The studio where I work has been donated a Vandercook Roller Series Proof Press. I was wondering if someone could glean more information from the photos about when it was likely manufactured, and if there is anything I should look out for maintenance-wise.
Where would I find the serial number on this model?
The late owner of the press used it exclusively for relief printing, and the boards in the press bed are removable.
Once it is at its new home (Martha Street Studio, in Winnipeg) I plan on adding it to the Vandercook census.
Any information would be greatly appreciated!
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This press is either a No. 20 (10-inch wide bed) or a No.21 (12-inch wide bed). The serial number (four digits) is found directly on the bed next to one of the lockup pin holes.
Thanks for the information Paul, I will look for the serial number when I go to pick up the press.
Paul’s example serial number 5771 was shipped May 6, 1932 to the Whitmire Typesetting & Electrotyping Co., 626 Federal St., Chicago. This press was actually manufactured in 1931 but did not sell until the following year and is listed as a Number 1 model. This was the bottom of the depression and some presses sat at Vandercook for up to 2 years before the ledger book shows the press being sold.
Fritz1, That’s really interesting, I hope this press will be as easily traceable! I will be getting it in the next couple weeks.
Is there any general operating techniques I should look out for with this press? I have never used one quite like it. I know the inking carriage is likely just for show at this point, and I will hand ink whatever I am printing, but it seems like there is little information out there on this specific style of press.
(Author) used the same style press `54 - `60 exclusively for its original purpose, i.e. Galley Proofing with *Monotype* end product on 7” or 9” galleys, the style that incorporates reversible ends as on the >Monotype<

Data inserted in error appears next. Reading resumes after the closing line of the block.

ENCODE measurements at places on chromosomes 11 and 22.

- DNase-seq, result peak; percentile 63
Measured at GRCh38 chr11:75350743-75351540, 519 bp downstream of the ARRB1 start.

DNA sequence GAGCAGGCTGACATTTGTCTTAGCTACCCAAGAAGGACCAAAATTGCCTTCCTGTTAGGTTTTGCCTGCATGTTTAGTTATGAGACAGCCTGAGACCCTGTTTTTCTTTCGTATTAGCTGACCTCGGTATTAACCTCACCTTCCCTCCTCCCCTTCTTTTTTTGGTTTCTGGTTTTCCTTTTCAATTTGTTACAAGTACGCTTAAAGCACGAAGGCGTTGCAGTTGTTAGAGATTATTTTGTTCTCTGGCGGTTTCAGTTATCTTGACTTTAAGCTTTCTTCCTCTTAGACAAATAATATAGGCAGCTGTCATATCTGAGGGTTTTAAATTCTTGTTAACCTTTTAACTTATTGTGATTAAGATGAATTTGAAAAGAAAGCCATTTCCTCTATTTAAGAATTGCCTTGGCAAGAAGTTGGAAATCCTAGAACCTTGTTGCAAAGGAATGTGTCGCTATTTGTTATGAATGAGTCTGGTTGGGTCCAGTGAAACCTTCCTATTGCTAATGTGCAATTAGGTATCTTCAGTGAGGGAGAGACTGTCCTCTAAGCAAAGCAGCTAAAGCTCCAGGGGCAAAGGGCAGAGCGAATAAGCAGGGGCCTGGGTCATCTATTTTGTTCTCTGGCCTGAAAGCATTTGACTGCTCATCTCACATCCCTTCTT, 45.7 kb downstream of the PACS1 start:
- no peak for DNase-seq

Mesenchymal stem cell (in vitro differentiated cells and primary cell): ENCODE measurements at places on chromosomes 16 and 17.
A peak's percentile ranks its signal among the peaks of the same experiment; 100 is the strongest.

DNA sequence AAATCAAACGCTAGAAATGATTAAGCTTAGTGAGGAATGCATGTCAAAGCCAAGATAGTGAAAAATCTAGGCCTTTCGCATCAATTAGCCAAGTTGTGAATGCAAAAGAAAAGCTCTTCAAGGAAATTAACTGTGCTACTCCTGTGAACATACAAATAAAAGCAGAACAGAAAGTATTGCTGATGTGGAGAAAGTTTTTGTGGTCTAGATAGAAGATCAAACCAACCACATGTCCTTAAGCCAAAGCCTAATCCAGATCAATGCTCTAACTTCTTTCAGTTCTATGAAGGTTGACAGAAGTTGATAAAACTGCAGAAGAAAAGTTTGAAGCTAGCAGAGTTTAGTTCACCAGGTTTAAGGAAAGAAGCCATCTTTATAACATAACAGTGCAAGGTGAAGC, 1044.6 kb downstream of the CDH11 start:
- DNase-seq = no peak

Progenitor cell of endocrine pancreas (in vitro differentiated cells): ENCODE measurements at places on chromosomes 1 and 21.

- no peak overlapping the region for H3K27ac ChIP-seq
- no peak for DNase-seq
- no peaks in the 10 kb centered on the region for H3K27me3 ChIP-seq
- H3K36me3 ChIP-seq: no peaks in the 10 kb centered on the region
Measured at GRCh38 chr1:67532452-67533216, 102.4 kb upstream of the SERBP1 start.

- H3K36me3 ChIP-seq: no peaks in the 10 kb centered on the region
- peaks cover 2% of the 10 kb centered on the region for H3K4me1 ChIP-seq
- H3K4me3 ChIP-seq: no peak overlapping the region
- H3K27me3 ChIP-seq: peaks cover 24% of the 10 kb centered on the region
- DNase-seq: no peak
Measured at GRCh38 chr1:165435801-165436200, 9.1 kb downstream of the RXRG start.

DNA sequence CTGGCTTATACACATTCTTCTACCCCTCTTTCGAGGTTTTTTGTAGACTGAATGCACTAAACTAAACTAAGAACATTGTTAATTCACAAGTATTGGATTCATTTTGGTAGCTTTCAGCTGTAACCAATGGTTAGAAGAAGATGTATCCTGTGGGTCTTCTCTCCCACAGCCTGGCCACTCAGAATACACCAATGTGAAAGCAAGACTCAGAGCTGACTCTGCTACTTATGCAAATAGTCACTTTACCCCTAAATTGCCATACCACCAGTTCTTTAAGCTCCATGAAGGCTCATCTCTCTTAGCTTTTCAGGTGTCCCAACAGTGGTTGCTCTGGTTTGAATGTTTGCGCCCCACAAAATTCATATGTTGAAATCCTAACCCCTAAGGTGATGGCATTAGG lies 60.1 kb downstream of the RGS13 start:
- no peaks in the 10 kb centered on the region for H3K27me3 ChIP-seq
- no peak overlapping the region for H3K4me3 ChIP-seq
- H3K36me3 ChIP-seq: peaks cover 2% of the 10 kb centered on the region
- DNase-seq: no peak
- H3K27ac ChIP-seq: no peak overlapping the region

Normally inked up (on day shift) for first proof/readers proof, for everything from the Mono. .
Occasionally on Overtime or Sat. morning inked by hand with Hand Brayer upwards of 7” wide but always (where possible) with a circumference more than the circumference of the rollers on the Machine. Hand inking was/is always a little Hit & Miss for repeat marks, especially when working from the back of an upturned galley, as a *run up* slab, frequently NOT washed up from previous, “`Poke it (the galley) back in the galley rack down low,“ and still get Time and a Quarter ??
Re the packing on the Cylinder, appears to be rigged with modern litho blanket, presumably readily available (as redundant ex Litho House) Stateside.
Way back, the packing was a little less sophisticated,!! i.e. normally traditional Felt (next the cylinder) 1 -2 sheets news print and then conventional Oiled Manilla as top sheet/draw sheet… One disadvantage with such packing, (THEN) incessant use with galley after galley, around the shift, usually with Monotype first proof,s at upwards of 20” length, type area, per pull, crucified the packing, the proof reader was often >less than impressed<… Obviously NOT a problem with modern Litho Blanket?? . .Good Luck. Mick.
First proof, Ink Monkey/Devil for 6 Yrs.
One thing different from later Vandercooks is that this style is ambidexterous and works in either direction. You have ink plates at each end, and the ink carriage and cylinder function to the left or to the right. At the end of travel, the ink carriage nests beneath the cylinder.
Of course if you are proofing a galley of type you want to go from the open end of the galley, but otherwise you can save a lot of motion and print each way.